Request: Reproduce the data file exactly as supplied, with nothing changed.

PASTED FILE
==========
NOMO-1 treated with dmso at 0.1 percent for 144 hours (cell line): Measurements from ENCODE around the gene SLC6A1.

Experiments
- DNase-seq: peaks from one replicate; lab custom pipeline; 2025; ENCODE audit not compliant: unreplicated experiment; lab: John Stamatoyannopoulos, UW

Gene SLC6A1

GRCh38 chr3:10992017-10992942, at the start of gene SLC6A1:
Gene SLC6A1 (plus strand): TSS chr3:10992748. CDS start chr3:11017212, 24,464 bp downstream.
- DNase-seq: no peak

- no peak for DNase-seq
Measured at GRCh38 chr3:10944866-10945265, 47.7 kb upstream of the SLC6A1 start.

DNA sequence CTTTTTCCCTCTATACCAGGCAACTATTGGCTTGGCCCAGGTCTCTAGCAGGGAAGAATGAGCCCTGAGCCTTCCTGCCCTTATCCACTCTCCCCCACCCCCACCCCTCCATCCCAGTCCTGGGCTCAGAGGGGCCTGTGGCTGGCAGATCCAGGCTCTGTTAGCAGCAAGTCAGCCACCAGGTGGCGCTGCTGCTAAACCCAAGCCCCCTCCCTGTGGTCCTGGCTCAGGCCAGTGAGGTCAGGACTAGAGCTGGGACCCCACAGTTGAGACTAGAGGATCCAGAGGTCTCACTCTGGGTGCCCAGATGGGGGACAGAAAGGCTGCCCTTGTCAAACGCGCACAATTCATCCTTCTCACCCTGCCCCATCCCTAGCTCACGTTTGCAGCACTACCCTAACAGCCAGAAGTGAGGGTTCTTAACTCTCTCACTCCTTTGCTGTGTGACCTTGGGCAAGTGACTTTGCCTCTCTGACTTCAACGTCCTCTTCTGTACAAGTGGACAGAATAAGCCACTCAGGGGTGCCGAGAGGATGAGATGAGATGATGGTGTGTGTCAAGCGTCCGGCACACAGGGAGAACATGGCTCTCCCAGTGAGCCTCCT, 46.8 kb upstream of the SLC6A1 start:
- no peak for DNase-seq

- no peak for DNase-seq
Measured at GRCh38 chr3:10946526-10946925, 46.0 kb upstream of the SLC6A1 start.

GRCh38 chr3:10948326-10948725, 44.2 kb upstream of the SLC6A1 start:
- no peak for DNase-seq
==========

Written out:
NOMO-1 treated with dmso at 0.1 percent for 144 hours (cell line): Measurements from ENCODE around the gene SLC6A1.

Experiments
- DNase-seq: peaks from one replicate; lab custom pipeline; 2025; ENCODE audit not compliant: unreplicated experiment; lab: John Stamatoyannopoulos, UW

Gene SLC6A1

GRCh38 chr3:10992017-10992942, at the start of gene SLC6A1:
Gene SLC6A1 (plus strand): TSS chr3:10992748. CDS start chr3:11017212, 24,464 bp downstream.
- DNase-seq: no peak

- no peak for DNase-seq
Measured at GRCh38 chr3:10944866-10945265, 47.7 kb upstream of the SLC6A1 start.

DNA sequence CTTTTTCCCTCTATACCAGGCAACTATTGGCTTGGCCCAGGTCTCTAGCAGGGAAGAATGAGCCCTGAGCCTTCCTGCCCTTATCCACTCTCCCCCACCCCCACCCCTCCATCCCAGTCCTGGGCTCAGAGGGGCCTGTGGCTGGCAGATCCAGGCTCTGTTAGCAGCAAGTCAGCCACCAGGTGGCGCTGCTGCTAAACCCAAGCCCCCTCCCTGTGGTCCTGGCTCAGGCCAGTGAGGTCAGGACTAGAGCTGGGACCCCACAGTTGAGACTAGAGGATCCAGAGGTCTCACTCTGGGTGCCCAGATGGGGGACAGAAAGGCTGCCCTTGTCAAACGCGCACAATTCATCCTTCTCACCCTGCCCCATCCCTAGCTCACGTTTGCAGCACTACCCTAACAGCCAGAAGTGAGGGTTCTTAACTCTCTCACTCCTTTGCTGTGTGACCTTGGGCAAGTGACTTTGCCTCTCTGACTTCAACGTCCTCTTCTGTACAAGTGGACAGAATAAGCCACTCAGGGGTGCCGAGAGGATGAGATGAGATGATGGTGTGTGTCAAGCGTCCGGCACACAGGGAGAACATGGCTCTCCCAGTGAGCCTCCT, 46.8 kb upstream of the SLC6A1 start:
- no peak for DNase-seq

- no peak for DNase-seq
Measured at GRCh38 chr3:10946526-10946925, 46.0 kb upstream of the SLC6A1 start.

GRCh38 chr3:10948326-10948725, 44.2 kb upstream of the SLC6A1 start:
- no peak for DNase-seq